August 10, 2016

With Police Under Pressure, Training Pays Off

Police officers throughout the country are under unusual pressures on the job these days. Recent police shootings of black men and sniper attacks on police have dominated the news and have created heightened levels of criticism, scrutiny, concern, and fear.

The Princeton Police Department С through many different training initiatives С and the community at large have been grappling with this problem, and an incident that took place last week demonstrated some positive results from their efforts.

At a special forum two weeks ago, local police, religious leaders, municipal officials, and local residents confronted the challenges facing Princeton and other communities nationwide in this climate of alarm, hostility, and violence.

Mayor Liz Lempert and others at the forum talked about the need “to understand a multitude of perspectives,” “to empathize and humanize” on all sides in seeking to move towards reconciliation. She said that on issues of race and community-building “the work in communities like Princeton will set the national model.”

The central portion of the program included speeches and a dialogue between a white police officer, Bill Kieffer, and an African American, former gang member, now a Stone Hill Church elder, Tone Bellamy. The evening ended with vows to keep the dialogue proceeding along the path to understanding, empathy, and “changing the narrative.”

Five days later, the words of Princeton’s well intentioned mayor, police officials and citizens were put to the test in a potentially dangerous incident on the streets and in a house in town.

As reported in last week’s Police Blotter, as Princeton police officers investigated a suspicious vehicle connected to burglaries outside the Princeton area in the early morning hours of Monday, August 1, a man emerged from the bushes on Dodds Lane and ran away, disobeying the officers’ orders to stop.

Later that morning, in responding to an activated car alarm on Harriet Drive, officers noticed a subject matching the description of the man who had eluded them earlier. He ran again. They pursued. Their search led them to an apparently vacant Ewing Street home, where they heard a loud noise, entered the home through an unsecured door, and inside found a pull-down set of stairs leading to a crawl space in the attic.

Officers Chris King and James Martinez there “encountered a male subject kneeling alongside the attic opening and holding an 8-inch object in his hand. The manner in which the object was held was threatening in nature,” according to the police report. Mr. King repeatedly ordered the man, 20-year-old Somerset resident Anthony Eason, to drop the object. The two officers “used verbal commands and de-escalation skills to gain control of the situation and place Eason under arrest,” the police blotter stated.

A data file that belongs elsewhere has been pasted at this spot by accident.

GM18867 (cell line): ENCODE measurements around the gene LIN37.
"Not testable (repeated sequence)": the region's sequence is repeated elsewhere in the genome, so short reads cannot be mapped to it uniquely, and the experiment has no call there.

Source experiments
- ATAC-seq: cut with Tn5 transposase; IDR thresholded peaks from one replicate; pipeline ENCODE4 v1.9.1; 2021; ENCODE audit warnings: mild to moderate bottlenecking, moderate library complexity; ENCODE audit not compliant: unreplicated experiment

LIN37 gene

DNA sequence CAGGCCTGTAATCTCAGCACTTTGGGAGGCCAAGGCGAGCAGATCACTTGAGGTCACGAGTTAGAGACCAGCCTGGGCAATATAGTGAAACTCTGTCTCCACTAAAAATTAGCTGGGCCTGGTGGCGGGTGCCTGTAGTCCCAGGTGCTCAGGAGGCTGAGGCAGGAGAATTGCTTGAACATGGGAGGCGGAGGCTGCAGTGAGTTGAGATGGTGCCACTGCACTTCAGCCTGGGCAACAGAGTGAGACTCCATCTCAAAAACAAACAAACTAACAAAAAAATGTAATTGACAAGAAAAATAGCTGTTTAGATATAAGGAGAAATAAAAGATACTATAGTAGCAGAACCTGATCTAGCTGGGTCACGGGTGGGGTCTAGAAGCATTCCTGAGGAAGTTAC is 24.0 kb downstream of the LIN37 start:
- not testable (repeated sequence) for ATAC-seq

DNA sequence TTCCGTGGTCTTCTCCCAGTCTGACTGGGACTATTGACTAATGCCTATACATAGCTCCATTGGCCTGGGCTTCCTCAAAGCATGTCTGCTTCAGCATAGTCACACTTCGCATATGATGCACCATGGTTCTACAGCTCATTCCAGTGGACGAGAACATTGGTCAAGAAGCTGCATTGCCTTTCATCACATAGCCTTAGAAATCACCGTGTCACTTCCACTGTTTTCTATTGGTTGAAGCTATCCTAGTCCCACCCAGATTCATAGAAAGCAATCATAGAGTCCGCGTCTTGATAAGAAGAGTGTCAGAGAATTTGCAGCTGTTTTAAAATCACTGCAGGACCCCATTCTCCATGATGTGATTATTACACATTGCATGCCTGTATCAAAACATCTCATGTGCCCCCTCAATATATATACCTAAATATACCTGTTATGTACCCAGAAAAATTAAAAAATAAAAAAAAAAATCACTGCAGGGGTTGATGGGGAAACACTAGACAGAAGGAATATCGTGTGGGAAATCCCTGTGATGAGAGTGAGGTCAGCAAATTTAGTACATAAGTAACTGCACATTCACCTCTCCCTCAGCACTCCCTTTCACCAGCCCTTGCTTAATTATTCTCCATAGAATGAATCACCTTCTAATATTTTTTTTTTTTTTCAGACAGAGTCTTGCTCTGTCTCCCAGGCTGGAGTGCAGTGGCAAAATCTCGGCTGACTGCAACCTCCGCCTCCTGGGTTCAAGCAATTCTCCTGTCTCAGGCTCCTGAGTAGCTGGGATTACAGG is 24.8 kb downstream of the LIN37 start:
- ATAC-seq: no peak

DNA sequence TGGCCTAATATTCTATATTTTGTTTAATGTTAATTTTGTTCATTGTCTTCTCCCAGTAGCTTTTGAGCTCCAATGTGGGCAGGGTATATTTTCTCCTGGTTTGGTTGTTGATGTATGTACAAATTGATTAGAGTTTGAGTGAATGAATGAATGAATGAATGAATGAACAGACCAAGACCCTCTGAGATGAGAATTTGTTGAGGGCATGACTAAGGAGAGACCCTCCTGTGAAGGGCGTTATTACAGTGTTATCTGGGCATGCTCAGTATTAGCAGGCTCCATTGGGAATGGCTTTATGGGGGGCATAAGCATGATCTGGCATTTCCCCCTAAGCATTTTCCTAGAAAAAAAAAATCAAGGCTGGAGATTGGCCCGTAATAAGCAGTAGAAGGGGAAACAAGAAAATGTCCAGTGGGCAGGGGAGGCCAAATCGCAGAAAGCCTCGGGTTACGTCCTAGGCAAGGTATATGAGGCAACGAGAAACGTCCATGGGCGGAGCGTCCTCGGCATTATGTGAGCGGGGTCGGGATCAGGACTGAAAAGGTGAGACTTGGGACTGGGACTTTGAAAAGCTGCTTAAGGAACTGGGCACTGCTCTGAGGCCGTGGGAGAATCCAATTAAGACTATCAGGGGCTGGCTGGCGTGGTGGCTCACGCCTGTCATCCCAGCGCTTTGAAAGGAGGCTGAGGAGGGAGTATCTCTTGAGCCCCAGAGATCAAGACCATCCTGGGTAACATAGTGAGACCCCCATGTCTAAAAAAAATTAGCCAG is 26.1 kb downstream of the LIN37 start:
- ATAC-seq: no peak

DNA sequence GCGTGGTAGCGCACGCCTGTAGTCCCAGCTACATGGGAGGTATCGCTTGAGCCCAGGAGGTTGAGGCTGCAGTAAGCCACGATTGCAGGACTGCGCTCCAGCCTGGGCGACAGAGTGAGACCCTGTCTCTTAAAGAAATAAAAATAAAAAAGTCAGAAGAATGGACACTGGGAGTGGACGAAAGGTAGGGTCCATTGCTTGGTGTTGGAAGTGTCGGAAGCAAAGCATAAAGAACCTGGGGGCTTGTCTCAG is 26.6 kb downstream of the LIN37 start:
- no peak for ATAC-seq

The object he had been holding was determined to be a piece of plastic, and he was also in possession of a screwdriver. Mr. Eason is also suspected of burglarizing an unlocked vehicle on Ewing Street on July 31. He was arrested and transported to police headquarters.

Police Chief Nick Sutter discussed the importance of police training and praised his officers in using their training to handle this challenging situation.

“The benefit of high level training is clearly illustrated in the way our officers responded to the Eason arrest,” he said. “Our officers were able to methodically contain and search for the suspect. Once located, they used their training to apprehend him without the use of deadly force or any force at all.

“This was clearly a situation that could have resulted in serious consequences but did not because of our officers’ correct tactical applications to the situation.”

Officer Kieffer, in his comments to the July 27 community forum, had also emphasized the proactive training he and his colleagues had received. He mentioned sensitivity training, profiling training, cultural diversity training, and de-escalation training — all important factors in the Eason case and in ongoing police work in Princeton and throughout the country.

Mr. Sutter shared his thoughts on some of the key issues that emerged in the community forum and continue to be a part of the ongoing dialogue. “Clearly the community forum illustrated that there are many different perceptions and feelings with regard to recent national events,” he said. “Many of our training initiatives are targeted at providing our officers with the opportunities to empathize with these different perceptions specifically as they relate to various cultures within our community. We believe strongly that in empathizing with various cultural differences our officers are better equipped to relate to residents they come in contact with and better de-fuse situations that could otherwise escalate.”